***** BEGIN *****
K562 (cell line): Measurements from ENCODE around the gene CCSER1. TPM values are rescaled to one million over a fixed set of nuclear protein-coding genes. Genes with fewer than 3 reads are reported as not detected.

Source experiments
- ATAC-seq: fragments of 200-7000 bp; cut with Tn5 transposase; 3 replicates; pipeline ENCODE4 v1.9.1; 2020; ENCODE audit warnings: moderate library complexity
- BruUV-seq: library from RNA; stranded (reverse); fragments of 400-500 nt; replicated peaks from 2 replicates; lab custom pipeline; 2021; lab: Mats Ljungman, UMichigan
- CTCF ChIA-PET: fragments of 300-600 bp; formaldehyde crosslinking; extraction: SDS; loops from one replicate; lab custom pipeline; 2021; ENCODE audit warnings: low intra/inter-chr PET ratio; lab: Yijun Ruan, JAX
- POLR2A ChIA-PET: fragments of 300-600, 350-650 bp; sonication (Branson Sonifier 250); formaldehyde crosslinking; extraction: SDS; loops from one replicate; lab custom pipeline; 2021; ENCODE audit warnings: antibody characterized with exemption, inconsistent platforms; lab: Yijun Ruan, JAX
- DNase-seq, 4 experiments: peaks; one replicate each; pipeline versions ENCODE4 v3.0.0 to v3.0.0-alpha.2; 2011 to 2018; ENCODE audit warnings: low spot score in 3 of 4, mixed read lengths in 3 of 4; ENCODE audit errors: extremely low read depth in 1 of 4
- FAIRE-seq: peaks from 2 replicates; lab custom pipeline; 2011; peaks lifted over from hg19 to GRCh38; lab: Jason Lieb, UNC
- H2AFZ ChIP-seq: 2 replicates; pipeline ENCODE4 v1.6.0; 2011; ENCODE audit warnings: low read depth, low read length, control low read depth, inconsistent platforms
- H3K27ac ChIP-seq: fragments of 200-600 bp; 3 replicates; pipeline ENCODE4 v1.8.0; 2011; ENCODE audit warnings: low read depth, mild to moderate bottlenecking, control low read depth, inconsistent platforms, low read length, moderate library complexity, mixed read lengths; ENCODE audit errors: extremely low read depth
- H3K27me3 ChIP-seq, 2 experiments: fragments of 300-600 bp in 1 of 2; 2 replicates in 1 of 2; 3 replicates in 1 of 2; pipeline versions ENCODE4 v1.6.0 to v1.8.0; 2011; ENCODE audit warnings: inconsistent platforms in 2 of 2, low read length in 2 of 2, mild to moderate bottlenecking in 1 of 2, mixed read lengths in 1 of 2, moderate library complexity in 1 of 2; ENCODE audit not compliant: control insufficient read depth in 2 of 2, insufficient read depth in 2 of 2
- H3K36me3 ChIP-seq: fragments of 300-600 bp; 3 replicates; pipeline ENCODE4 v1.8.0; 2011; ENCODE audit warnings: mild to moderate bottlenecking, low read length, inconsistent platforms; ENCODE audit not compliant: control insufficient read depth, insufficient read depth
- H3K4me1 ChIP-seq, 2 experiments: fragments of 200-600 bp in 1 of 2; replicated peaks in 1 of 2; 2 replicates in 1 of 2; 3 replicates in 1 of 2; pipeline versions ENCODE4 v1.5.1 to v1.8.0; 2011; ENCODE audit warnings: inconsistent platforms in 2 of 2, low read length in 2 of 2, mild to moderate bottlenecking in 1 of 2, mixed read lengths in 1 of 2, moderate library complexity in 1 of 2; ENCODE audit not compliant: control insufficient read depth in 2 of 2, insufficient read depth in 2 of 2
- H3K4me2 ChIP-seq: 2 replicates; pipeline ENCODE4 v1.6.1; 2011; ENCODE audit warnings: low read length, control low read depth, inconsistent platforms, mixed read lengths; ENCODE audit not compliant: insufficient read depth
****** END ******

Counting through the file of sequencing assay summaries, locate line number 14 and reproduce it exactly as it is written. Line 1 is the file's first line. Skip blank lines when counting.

- H3K4me2 ChIP-seq: 2 replicates; pipeline ENCODE4 v1.6.1; 2011; ENCODE audit warnings: low read length, control low read depth, inconsistent platforms, mixed read lengths; ENCODE audit not compliant: insufficient read depth